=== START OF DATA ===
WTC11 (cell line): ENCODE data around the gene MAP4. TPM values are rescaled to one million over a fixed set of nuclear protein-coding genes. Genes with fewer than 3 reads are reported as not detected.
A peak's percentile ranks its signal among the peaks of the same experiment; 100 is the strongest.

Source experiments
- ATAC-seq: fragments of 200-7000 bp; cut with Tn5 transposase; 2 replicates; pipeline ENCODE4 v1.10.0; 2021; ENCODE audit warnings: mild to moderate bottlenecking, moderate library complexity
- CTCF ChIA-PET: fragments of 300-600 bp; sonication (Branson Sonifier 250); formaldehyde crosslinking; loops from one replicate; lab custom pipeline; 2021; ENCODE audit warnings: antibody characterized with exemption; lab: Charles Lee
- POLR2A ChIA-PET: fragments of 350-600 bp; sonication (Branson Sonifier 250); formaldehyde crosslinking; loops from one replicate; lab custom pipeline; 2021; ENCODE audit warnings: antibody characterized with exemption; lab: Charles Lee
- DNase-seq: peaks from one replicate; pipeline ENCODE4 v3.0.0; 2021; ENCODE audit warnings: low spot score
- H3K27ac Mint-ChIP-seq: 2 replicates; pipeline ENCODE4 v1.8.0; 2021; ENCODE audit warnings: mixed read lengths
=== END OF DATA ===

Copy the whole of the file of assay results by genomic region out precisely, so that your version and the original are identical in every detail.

WTC11 (cell line): ENCODE data around the gene MAP4. TPM values are rescaled to one million over a fixed set of nuclear protein-coding genes. Genes with fewer than 3 reads are reported as not detected.
A peak's percentile ranks its signal among the peaks of the same experiment; 100 is the strongest.

Source experiments
- ATAC-seq: fragments of 200-7000 bp; cut with Tn5 transposase; 2 replicates; pipeline ENCODE4 v1.10.0; 2021; ENCODE audit warnings: mild to moderate bottlenecking, moderate library complexity
- CTCF ChIA-PET: fragments of 300-600 bp; sonication (Branson Sonifier 250); formaldehyde crosslinking; loops from one replicate; lab custom pipeline; 2021; ENCODE audit warnings: antibody characterized with exemption; lab: Charles Lee
- POLR2A ChIA-PET: fragments of 350-600 bp; sonication (Branson Sonifier 250); formaldehyde crosslinking; loops from one replicate; lab custom pipeline; 2021; ENCODE audit warnings: antibody characterized with exemption; lab: Charles Lee
- DNase-seq: peaks from one replicate; pipeline ENCODE4 v3.0.0; 2021; ENCODE audit warnings: low spot score
- H3K27ac Mint-ChIP-seq: 2 replicates; pipeline ENCODE4 v1.8.0; 2021; ENCODE audit warnings: mixed read lengths